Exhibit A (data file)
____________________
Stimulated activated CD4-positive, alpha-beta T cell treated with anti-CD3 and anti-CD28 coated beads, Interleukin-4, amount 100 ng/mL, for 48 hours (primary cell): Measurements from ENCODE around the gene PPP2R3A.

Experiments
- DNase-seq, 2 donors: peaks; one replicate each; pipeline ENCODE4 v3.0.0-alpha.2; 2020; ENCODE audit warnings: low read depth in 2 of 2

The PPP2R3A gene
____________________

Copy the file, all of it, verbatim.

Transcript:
Stimulated activated CD4-positive, alpha-beta T cell treated with anti-CD3 and anti-CD28 coated beads, Interleukin-4, amount 100 ng/mL, for 48 hours (primary cell): Measurements from ENCODE around the gene PPP2R3A.

Experiments
- DNase-seq, 2 donors: peaks; one replicate each; pipeline ENCODE4 v3.0.0-alpha.2; 2020; ENCODE audit warnings: low read depth in 2 of 2

The PPP2R3A gene